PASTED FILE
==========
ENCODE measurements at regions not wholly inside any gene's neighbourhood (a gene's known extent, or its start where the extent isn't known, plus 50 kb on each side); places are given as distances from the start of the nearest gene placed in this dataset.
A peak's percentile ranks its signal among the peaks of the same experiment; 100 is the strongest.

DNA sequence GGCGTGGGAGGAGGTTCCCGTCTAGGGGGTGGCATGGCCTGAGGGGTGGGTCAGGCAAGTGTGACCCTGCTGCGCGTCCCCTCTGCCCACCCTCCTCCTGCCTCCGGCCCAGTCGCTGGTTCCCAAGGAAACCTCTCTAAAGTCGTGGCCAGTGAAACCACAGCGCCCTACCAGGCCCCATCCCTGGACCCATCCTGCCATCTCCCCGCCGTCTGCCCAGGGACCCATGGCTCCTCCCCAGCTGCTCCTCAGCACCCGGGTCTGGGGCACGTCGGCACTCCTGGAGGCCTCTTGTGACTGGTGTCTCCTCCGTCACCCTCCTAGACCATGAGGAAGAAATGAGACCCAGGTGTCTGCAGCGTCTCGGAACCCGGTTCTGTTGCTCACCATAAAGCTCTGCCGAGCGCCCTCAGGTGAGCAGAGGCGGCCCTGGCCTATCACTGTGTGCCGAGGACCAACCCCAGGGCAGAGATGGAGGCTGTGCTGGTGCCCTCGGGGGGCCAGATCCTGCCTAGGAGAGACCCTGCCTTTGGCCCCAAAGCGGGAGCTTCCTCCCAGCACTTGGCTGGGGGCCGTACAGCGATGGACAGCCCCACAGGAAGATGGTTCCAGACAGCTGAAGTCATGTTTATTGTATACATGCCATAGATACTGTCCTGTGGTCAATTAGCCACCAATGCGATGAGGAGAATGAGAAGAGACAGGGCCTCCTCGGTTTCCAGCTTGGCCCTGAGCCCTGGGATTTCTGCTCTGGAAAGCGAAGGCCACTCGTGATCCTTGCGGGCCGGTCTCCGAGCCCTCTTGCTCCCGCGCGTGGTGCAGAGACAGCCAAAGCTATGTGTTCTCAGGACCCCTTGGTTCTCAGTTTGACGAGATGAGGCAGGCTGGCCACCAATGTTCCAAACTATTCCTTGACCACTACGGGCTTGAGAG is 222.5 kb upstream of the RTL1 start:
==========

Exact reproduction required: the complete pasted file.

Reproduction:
ENCODE measurements at regions not wholly inside any gene's neighbourhood (a gene's known extent, or its start where the extent isn't known, plus 50 kb on each side); places are given as distances from the start of the nearest gene placed in this dataset.
A peak's percentile ranks its signal among the peaks of the same experiment; 100 is the strongest.

DNA sequence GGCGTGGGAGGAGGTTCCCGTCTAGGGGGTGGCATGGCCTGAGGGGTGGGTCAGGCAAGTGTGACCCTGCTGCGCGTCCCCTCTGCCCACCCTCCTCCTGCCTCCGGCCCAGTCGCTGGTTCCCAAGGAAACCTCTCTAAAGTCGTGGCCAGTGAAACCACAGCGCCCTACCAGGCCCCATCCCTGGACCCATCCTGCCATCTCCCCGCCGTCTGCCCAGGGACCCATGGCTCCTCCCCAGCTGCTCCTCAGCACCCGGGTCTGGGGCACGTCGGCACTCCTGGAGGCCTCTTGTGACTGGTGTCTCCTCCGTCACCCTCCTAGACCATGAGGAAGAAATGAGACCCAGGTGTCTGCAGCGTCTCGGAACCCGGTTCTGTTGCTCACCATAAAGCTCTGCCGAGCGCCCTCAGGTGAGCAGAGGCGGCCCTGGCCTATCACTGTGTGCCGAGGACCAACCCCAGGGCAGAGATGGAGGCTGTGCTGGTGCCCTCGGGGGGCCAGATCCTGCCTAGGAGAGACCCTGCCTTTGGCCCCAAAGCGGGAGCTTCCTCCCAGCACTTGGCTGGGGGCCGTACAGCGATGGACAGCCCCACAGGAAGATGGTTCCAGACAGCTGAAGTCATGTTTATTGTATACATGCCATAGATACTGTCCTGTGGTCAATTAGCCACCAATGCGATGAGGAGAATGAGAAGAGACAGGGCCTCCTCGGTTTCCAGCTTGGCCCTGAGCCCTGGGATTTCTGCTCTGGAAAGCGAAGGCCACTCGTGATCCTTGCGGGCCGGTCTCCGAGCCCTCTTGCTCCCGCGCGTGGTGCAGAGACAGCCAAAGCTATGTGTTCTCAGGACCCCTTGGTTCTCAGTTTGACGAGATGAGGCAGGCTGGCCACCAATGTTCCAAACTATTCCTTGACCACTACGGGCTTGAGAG is 222.5 kb upstream of the RTL1 start: